When you become a League Officer, you should list yourself in the README, and also list yourself in the DESCRIPTION file with the role of "aut"

  • General Managers — Writing the code that extends sportyR’s sport-plotting reach by developing for new sports will earn you a spot as a General Manager. Please list yourself (in alphabetical-by-sport order) in the README with what sport you’ve added.

    Note that by contributing a new sport, you’ll be considered the General Manager of that sport. You may be asked to assist in sport-specific issues if the League Office is unable to provide a clear answer

  • Coaching Staffs — Patching a bug in an already-existing sport means you’re eligible to be on that sport’s coaching staff. You’ve got your eye on the game, and it’s much appreciated! Coaches can list themselves in the README as well, similar to how General Managers are listed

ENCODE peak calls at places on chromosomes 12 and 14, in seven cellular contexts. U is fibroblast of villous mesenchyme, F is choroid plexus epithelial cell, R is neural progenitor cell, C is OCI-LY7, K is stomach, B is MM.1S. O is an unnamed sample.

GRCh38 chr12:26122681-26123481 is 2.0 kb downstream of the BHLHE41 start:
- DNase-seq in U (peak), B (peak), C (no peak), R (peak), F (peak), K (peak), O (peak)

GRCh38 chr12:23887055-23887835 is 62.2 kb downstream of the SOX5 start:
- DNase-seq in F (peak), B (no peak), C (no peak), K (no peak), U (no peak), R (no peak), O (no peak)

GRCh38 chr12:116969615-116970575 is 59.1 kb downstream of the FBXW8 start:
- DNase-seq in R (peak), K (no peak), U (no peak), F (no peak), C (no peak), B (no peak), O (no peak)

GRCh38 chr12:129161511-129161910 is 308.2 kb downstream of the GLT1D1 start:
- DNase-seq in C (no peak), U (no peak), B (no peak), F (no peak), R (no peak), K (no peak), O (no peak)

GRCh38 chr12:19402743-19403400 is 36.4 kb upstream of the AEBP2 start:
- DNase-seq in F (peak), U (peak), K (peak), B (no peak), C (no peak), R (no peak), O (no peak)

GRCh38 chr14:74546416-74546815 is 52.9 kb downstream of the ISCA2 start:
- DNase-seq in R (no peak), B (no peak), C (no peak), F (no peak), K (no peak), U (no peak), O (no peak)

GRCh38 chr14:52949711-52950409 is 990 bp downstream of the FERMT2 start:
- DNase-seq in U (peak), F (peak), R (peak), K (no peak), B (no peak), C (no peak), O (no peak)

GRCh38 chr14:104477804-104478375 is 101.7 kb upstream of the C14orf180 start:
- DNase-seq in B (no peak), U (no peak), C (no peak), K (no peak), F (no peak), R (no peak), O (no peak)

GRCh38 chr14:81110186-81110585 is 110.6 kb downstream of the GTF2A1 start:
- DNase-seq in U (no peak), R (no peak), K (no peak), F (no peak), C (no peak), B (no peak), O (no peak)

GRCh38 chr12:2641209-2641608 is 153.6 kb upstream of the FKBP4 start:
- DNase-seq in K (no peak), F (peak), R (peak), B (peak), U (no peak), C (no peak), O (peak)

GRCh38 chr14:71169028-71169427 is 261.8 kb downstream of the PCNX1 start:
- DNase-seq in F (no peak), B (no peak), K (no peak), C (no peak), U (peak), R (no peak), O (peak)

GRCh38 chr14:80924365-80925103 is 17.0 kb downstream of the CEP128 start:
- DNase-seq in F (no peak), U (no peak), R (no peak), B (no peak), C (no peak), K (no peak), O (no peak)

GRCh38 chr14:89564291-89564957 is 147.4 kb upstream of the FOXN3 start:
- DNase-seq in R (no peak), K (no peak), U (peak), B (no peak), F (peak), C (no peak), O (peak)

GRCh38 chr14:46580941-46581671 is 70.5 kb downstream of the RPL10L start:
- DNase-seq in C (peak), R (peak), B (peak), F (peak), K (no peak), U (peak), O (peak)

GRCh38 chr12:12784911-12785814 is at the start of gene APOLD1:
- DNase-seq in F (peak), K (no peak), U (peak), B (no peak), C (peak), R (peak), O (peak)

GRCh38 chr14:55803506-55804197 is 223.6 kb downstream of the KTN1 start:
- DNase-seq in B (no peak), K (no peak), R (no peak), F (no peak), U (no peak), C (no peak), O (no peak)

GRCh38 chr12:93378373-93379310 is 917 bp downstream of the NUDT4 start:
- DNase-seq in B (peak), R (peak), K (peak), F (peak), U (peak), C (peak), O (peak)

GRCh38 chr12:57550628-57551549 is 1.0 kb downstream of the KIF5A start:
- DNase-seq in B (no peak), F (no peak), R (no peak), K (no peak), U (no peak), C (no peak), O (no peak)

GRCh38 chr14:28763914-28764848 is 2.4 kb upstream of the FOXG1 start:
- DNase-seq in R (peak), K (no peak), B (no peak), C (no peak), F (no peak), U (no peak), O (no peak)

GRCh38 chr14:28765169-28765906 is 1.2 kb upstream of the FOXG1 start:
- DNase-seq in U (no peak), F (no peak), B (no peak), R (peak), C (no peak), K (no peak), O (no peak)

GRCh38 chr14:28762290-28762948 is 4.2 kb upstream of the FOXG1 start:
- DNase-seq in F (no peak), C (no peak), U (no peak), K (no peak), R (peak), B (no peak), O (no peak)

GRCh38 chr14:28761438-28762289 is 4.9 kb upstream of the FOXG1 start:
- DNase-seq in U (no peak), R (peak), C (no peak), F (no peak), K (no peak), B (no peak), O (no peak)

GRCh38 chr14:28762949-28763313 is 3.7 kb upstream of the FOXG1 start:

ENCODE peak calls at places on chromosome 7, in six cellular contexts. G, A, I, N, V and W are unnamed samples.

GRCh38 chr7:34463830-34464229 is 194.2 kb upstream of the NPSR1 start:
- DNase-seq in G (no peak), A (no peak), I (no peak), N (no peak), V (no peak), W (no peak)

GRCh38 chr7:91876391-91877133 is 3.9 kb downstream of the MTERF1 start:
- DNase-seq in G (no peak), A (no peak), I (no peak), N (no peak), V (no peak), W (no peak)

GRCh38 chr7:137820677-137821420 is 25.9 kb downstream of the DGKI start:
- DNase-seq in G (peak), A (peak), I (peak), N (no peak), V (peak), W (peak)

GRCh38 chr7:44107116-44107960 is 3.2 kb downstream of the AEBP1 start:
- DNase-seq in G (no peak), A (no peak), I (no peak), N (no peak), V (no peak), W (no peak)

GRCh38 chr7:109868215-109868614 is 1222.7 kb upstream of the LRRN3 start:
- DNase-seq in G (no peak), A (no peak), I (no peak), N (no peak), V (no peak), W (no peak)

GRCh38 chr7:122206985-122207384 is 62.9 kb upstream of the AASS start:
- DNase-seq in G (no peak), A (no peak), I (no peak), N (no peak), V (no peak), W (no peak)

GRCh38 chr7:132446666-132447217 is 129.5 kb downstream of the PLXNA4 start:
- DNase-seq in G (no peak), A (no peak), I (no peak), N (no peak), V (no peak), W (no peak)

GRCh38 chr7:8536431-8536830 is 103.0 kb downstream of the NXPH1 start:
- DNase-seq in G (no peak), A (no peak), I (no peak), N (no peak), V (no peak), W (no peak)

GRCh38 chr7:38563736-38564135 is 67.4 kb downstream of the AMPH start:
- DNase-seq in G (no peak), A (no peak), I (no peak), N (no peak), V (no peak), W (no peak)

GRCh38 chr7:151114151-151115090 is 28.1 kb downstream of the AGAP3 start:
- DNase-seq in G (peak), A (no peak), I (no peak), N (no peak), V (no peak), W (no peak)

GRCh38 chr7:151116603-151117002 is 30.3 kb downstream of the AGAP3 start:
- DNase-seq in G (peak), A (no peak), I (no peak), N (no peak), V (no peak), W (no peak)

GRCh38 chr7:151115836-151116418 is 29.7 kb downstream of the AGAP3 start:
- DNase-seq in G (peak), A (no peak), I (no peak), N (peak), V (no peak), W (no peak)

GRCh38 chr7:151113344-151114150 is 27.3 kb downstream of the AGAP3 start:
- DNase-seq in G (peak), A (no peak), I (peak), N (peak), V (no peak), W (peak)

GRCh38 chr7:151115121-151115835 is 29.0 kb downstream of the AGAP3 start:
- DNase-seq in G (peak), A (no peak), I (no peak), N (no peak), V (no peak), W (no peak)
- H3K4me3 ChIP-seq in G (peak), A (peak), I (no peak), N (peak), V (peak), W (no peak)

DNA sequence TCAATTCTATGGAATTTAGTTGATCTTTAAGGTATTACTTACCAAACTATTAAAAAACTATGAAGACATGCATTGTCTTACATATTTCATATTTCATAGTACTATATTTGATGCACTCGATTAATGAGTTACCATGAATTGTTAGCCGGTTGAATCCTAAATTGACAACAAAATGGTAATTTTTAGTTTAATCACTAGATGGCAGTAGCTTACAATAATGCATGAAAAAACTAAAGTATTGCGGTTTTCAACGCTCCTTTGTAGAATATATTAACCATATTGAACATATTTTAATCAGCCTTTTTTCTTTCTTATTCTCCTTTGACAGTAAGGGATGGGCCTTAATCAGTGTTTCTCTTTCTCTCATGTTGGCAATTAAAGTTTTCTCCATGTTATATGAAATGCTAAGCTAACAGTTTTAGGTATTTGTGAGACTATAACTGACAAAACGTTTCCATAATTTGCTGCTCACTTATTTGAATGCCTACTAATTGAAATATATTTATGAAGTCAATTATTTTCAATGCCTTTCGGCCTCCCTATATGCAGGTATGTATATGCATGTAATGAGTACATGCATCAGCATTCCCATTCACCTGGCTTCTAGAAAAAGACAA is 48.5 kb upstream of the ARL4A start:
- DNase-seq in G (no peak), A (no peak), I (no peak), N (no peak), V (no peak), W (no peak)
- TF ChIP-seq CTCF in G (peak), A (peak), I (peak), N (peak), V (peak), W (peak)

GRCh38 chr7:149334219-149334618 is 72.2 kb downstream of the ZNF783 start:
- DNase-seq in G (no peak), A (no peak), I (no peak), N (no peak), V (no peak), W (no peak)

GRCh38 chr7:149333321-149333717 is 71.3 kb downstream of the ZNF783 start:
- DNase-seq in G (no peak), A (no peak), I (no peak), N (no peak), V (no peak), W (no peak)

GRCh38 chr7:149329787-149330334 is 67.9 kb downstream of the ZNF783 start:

• Scout Team — By fixing a typo, making a slight modification to something that already exists in sportyR, or regularly reporting issues with the package that you encounter (or even helping others solve theirs), you can join the Scout Team. Thanks for being on the front lines of the package’s operation! Feel free to list yourself in the README under Scout Team with a brief description of your role (“Typo Fixer” or “Question Answerer” work great, but be as creative with it as you’d like)

Becoming a Coach/General Manager - Pull Request Process

To become a Cocah or General Manager, submit a Pull Request (PR) on GitHub using this process:

  1. Create a branch in git and make the changes you wish to see implemented

  2. Push your branch to GitHub and open your PR. Your PR should be titled in a way that it’s obvious what it’s overarching goal is